Longtime New Orleans reporter Susan Finch dies at 74
NEW ORLEANS - Susan Finch, an award-winning reporter who developed a reputation of being tough but fair during nearly 40 years in New Orleans journalism, died Saturday, The Times-Picayune/The New Orleans Advocate reported.
She was 74. The newspaper said she died at a hospice following complications from a stroke.
Finch’s career included 37 years at The States-Item and The Times-Picayune, where she won multiple local and national awards, including two Pulitzer Prizes given to The Times-Picayune staff for coverage of Hurricane Katrina and its aftermath.
"She was a complete reporter’s reporter … an utterly no-nonsense person,” Jim Amoss, a former Times-Picayune editor who worked with Finch for 35 years, told the newspaper. When asked to describe her personality, Amoss said, “Driven, driven and driven.”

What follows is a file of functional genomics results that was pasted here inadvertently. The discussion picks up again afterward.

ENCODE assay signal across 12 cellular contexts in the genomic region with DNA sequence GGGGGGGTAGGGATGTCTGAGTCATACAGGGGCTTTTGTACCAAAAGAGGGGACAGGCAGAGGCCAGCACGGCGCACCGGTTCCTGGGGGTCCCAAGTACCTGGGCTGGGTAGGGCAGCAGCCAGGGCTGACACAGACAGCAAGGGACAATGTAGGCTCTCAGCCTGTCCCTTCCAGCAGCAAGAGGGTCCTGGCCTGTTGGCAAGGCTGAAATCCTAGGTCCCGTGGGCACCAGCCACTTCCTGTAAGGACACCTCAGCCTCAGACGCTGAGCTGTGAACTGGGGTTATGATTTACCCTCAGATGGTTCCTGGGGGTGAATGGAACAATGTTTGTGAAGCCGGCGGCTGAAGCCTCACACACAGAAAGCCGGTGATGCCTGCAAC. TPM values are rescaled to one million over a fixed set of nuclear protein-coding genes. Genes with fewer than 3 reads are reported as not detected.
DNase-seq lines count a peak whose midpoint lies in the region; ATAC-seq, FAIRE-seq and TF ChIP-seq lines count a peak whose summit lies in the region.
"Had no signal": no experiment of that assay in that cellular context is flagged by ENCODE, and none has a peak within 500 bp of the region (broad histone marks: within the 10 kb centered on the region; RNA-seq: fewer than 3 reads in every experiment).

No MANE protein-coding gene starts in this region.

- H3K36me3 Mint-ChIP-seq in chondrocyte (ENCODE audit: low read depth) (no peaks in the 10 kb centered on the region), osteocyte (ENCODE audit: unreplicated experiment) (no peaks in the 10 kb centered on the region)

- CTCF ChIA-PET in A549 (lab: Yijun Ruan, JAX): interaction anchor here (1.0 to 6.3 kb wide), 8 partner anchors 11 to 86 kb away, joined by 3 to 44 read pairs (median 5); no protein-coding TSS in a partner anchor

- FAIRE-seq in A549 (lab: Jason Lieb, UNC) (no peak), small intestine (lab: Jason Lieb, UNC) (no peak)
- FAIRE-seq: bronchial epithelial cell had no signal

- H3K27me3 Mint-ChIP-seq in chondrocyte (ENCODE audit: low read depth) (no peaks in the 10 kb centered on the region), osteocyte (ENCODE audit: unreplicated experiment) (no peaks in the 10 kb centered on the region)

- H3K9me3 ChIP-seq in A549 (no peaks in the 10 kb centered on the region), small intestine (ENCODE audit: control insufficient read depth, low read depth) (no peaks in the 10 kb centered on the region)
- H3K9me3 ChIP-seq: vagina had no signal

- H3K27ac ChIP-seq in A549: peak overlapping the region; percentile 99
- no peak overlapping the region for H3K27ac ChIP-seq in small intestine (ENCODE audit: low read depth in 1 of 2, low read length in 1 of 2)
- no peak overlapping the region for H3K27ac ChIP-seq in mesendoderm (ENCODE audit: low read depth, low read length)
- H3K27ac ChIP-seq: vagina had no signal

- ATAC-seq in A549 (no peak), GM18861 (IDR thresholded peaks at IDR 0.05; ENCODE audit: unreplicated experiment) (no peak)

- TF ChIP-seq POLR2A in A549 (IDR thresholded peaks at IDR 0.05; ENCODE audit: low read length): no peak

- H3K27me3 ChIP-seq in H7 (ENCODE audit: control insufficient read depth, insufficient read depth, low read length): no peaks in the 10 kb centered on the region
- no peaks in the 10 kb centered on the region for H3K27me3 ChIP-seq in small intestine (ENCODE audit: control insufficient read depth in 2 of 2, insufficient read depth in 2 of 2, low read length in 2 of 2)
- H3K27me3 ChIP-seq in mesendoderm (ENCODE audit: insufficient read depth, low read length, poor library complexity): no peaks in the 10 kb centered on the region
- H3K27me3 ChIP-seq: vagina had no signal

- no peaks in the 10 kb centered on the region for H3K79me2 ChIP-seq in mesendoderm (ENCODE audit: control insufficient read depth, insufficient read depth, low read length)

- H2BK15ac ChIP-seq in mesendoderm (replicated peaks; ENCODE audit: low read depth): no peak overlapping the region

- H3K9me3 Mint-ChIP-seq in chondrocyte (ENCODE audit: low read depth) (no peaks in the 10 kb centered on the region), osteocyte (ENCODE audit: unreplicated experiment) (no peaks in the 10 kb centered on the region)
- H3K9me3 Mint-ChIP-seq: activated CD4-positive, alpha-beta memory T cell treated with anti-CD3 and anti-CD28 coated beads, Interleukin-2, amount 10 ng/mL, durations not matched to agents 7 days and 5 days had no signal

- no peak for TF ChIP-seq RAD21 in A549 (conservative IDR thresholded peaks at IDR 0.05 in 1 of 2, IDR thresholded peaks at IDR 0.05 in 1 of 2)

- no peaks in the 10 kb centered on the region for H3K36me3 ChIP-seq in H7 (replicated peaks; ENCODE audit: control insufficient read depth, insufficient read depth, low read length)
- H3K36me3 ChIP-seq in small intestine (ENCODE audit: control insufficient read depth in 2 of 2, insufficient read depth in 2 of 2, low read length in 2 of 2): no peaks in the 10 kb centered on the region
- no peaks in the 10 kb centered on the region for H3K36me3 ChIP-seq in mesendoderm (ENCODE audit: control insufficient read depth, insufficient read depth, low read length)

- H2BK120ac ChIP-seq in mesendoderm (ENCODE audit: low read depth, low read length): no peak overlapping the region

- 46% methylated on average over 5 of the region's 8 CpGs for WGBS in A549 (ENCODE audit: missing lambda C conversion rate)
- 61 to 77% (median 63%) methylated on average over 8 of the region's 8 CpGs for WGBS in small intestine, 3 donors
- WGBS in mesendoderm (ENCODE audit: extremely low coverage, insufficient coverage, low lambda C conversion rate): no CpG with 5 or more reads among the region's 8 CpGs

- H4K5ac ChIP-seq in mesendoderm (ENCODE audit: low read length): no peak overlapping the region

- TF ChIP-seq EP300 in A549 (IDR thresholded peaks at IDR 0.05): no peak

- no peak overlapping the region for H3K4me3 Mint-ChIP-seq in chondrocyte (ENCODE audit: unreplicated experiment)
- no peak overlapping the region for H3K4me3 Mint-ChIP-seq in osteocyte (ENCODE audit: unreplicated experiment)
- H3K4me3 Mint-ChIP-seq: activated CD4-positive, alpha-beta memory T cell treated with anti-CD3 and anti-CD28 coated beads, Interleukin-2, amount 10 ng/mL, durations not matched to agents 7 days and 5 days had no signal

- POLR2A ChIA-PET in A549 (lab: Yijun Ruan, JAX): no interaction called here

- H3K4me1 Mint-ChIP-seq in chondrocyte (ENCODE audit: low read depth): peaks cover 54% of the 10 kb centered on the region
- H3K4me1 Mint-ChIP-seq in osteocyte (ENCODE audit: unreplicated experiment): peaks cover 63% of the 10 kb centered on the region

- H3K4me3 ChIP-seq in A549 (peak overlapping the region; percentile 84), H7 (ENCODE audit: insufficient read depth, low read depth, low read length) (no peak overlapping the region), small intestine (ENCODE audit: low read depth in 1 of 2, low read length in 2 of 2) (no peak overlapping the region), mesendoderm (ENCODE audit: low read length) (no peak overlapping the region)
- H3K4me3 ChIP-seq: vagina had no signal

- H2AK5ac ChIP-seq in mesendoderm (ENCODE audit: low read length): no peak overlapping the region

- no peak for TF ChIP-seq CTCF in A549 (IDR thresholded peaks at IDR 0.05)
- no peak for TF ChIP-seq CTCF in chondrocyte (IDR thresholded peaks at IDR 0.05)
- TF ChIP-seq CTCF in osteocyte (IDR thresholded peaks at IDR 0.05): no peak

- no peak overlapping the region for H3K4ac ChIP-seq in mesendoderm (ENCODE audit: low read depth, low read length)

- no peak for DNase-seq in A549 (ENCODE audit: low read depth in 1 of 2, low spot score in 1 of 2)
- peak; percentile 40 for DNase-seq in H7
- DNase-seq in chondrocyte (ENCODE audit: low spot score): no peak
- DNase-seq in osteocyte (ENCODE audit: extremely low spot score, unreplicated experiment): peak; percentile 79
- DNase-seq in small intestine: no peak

Colleagues remembered Finch as a take-no-prisoners reporter, known for peppering her conversations with expletives to make her point, but whose gruff exterior masked a tender heart.
“She was a tough talker,” Andrea Shaw, a Times-Picayune colleague said. “But underneath was this heart of gold, this marshmallow.”
Finch, who was just over 5 feet tall, “always felt like she had to be the voice for the underdog,” Shaw said. “She was passionate about fairness, and she didn’t care who the person was. People deserve to be treated decently.”
Finch told longtime partner Danelle Fleming that among the stories she was proudest of included a 1993 story examining the lingering impact of the UpStairs Lounge fire, a deadly 1973 blaze in a gay bar that helped unite and empower the local gay community; writing about the integration of Carnival krewes; and her coverage of the trial of the Rev. Marvin Gorman’s defamation suit against Jimmy Swaggart.
In addition to Fleming, survivors include Jessica Mehrtens, Fleming’s daughter; a nephew, Carl Michalowski of Baltimore; and a niece, Kelly Weathers of Baltimore.
Funeral arrangements are incomplete.